Is Vasectomy the Appropriate Choice?Worldwide, more than 30 million couples use vasectomy as a method of birth control. The great majority of men who seek a vasectomy have been married for 10 years or more and have a stable relationship. Some reasons for a vasectomy include are having all the children the couple wants, not wanting or able to use other methods of contraception, a health problem in the woman that makes pregnancy unsafe, a genetic disorder, or a desire to enjoy sex without fear of unwanted pregnancy.
Even if all these factors are present, a couple must consider their options carefully before proceeding, and both partners should completely agree that they no longer want to have children. After deciding that permanent birth control is the best solution, the couple has the option of either vasectomy for the male or tubal legation for the female partner.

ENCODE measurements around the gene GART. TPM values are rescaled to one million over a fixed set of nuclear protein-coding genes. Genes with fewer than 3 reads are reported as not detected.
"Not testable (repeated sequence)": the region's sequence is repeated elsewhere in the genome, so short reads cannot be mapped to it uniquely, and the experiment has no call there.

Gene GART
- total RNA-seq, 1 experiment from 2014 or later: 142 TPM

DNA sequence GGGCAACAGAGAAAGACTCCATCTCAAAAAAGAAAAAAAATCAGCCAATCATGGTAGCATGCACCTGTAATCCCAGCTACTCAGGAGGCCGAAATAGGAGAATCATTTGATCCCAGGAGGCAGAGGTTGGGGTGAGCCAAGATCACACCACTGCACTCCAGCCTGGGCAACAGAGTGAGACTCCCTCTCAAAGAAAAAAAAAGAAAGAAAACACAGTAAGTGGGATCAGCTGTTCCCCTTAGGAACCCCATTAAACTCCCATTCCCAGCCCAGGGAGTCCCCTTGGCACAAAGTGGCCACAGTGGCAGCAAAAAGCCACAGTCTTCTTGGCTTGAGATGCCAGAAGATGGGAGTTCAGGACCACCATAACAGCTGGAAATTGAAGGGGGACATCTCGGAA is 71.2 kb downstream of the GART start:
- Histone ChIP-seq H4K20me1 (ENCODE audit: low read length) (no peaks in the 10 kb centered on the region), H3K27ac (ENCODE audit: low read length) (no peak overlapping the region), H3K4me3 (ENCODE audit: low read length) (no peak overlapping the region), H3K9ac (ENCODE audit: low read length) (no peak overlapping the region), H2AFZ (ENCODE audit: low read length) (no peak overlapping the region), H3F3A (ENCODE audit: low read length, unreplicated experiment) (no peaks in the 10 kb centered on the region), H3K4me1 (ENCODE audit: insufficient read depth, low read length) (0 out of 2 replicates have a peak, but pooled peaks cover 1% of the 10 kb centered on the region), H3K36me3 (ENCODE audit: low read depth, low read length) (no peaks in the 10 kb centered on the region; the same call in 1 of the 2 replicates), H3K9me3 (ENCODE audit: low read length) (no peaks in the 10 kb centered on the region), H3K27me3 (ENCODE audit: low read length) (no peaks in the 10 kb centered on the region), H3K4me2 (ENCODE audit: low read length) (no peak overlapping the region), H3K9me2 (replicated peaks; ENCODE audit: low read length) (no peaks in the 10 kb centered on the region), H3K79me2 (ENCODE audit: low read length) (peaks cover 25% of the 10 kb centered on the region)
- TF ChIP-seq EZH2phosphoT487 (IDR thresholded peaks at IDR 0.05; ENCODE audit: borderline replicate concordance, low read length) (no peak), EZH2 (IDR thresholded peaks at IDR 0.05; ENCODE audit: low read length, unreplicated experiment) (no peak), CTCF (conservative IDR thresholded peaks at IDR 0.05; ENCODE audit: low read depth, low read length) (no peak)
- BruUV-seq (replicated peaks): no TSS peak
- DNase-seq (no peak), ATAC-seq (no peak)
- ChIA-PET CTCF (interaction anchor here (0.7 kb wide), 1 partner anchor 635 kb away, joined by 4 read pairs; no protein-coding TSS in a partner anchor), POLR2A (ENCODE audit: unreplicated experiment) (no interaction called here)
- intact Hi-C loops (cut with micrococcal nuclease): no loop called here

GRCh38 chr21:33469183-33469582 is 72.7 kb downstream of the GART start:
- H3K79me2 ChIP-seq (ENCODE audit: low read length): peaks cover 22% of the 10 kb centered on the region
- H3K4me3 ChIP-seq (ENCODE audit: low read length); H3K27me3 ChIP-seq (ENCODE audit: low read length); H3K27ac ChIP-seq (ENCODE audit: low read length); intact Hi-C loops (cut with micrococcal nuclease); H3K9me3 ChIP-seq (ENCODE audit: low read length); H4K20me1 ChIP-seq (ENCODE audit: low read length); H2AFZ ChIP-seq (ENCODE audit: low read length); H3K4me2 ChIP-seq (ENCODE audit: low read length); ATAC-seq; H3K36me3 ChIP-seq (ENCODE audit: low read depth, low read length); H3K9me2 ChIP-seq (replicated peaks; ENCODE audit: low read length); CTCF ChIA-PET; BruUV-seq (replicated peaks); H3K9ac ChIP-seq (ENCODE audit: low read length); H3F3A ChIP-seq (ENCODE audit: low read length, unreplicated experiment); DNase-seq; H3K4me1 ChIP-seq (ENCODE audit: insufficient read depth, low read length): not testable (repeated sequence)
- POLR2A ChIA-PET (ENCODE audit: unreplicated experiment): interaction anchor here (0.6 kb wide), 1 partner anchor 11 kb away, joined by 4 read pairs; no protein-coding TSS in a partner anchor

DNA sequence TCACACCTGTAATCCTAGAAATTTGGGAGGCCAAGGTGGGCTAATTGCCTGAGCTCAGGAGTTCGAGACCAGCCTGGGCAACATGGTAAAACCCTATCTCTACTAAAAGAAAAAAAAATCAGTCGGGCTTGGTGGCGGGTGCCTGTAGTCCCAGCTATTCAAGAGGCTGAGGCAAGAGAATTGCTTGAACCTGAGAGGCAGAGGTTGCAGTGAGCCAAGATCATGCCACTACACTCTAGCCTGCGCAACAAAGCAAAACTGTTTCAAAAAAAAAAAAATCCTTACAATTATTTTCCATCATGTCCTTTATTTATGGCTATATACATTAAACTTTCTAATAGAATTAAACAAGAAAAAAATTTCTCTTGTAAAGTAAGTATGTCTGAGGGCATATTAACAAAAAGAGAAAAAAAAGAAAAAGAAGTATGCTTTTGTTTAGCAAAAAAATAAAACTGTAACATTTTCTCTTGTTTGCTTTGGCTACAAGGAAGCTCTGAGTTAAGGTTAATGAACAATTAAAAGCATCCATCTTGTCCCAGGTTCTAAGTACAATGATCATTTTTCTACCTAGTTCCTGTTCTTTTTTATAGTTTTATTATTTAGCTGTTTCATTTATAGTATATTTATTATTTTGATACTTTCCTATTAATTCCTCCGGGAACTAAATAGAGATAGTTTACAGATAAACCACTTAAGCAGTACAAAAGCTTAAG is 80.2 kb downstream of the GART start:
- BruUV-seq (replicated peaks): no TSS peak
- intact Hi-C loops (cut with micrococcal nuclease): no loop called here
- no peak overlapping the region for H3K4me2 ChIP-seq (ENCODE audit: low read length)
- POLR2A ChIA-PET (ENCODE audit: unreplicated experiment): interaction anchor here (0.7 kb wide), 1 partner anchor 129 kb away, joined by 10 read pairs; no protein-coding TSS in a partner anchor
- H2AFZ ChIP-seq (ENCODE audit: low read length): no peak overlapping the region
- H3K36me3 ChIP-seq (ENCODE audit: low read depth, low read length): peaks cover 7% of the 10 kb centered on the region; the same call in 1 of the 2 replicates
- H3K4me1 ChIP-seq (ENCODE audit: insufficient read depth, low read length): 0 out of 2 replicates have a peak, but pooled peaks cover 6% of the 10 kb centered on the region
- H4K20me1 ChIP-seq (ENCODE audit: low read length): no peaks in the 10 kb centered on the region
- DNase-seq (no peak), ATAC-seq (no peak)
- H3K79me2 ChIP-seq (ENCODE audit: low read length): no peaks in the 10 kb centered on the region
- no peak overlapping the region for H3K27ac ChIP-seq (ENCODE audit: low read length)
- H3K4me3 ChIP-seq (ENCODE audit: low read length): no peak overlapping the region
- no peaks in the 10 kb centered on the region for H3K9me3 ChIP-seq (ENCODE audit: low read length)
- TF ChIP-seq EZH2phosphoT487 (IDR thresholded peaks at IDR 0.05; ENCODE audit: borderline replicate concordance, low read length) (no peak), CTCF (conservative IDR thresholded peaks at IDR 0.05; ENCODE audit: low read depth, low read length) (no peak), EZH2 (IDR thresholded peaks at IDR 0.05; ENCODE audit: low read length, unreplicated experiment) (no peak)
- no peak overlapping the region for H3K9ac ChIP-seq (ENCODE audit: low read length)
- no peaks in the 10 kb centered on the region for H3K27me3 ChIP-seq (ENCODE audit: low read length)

Studies indicate that between 5% and 10% of men have regrets after vasectomy. Men should not make the decision frivolously. Vasectomies may not be right for those who are unsure about having children in the future, whose current relationships are unstable or going through a stressful phase, who are considering the operation just to please their partners, or who are counting on having children later on either by storing sperm or surgical reversal of their vasectomies.
Long–Term RisksLong–Term Testicular Pain. Research has indicated that up to a third of men have some pain that lasts longer than three months. The source of the pain is not fully known. Some experts believe there are two specific causes. scarring from the surgery and obstruction of part of the epididymis that causes another section to widen. Some believe that granulomas may cause more chronic pain than generally believed, but others point out that open–ended procedures, which actually stimulate granuloma production, result in less pain than closed–ended techniques.
It is not yet known if no–scalpel techniques will further reduce this complication. Many physicians believe that in most cases it is probably caused by pinched nerves. Surgery, including removal of the epididymis and surrounding tissue, may be required if more conservative measures fail. A surgical procedure that blocks nerves in the sperm cord can bring relief in severe cases. Surgery to reverse vasectomy also may relieve pain in men who have the procedure for this purpose.